Since 1982 I've written a newsletter, Running Commentary. A new issue appears here each week, and material is archived.
Thu, 31 Jan 2013 04:50:24 -0500
MegamarathonersRUNNING COMMENTARY 974
(The latest, and probably last, home for my magazine column was Marathon & Beyond. That seven-year stay ended in 2011. Now I have permission to republish those pieces. This one comes from the September 2010 issue.)
Bob Dolphin defies time. Not by the watch, where he now pushes the cutoff time in marathons, but by the calendar. At an age when runners supposedly need more recovery time, when they get hurt easier and get well slower, he still averages 20 marathons a year. And at a time of life when octogenarians spend much of their remaining time reflecting backward, Bob still plans far ahead – to his 500th marathon finish, in 2012 at the race that he helped launch and still co-directs.
Bob and Lenore Dolphin, both past 80, have set a world’s-oldest-directors record that will never be broken. It hasn’t been easy. Both have gone through serious illnesses and kept coming back. Theirs is a marathon catering to people who keep coming back, here and elsewhere, and often.
From the start of their Yakima River Canyon Marathon in Washington state, they’ve surrounded themselves with runners like Bob. Call them the Megamarathoners. How fast they run a marathon means less to them than how many they’ve run, and where.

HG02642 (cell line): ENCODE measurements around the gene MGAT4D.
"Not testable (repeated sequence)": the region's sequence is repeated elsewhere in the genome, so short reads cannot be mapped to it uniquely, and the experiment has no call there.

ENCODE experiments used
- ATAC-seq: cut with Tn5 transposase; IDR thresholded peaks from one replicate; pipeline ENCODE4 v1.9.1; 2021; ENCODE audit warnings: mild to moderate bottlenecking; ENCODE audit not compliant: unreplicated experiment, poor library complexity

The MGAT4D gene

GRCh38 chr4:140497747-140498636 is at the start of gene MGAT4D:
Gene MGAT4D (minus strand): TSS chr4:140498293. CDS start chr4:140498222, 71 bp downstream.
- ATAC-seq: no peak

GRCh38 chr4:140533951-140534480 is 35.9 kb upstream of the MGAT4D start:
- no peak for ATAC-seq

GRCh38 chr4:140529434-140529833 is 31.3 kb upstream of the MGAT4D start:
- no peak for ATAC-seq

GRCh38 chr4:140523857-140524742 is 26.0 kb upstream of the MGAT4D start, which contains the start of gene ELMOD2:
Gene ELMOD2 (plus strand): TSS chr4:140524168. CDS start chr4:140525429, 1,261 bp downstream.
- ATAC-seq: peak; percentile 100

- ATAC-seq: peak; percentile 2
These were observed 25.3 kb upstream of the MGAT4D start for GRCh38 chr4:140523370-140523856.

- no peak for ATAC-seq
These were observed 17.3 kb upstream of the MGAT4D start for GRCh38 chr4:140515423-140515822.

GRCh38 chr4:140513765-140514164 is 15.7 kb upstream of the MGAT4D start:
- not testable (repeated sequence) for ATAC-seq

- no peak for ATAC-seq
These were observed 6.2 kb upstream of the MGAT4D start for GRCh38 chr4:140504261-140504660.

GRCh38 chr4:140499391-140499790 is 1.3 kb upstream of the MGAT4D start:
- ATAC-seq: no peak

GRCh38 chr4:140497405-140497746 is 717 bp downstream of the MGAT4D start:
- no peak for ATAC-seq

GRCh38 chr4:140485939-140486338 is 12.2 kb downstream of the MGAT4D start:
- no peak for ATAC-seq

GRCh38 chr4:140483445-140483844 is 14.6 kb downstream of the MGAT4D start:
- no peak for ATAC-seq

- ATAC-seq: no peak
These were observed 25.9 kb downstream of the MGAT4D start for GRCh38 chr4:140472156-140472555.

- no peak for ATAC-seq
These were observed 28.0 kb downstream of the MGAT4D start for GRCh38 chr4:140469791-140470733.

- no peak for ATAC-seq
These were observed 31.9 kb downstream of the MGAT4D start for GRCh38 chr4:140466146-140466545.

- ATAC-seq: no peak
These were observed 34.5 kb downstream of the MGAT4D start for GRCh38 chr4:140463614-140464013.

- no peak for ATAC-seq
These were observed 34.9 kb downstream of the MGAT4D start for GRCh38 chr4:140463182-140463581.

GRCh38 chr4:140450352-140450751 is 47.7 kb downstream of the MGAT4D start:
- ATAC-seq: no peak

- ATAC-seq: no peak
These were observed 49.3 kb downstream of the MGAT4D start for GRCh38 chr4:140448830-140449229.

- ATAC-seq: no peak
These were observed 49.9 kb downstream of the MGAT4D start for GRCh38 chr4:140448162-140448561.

They band together in groups like the 50 States Marathon Club and 50 States & D.C. Marathon Group (which share the goal of completing a grand tour of the country), the Marathon Maniacs (which Bob Dolphin joined early and whose lowest qualifying standard is two of these races within 16 days; among the toughest is 52 marathons within 52 weeks) and the 100 Marathon Club of North America (which Bob Dolphin founded, still directs and hosted at a 2010 reunion in Yakima).
As of that reunion, the 48 runners in attendance had totaled more than 9000 finishes. Jeff Hagen from Yakima had joined this club the hard way. “I have run only 17 marathons but also 97 ultras,” he said that weekend. “My total of race mileage in these events is the equivalent of 357 marathons. Just thinking about it makes me tired.”
I’m not one of these runners, who add more marathons to their total in a month than I do in a decade. But I’m friendly with many of the Megas because we meet so often at every marathon that I attend in a non-running role.
I admire them for what they do and what I never could have managed, physically or logistically. I defend them against critics who can’t understand why the Megas run so often, and often so slowly.
Talking with the Megamarathoners in Yakima reminded me again of one big difference between them and the rest of us. They say little or nothing about training, a subject that obsesses me and maybe you.
I coach a marathon group that trains together for one-third of a year, building mileage steadily toward one race each spring or fall. Training plans fill many a magazine, book and web page, yet the Megas have little use for them. They’ve rendered training almost irrelevant.
This isn’t to say they don’t run at all between races, but the marathon itself is the long run for the next one, and it awards a medal and T-shirt. No buildup of miles is needed when they’re already at full distance and always ready to run it again.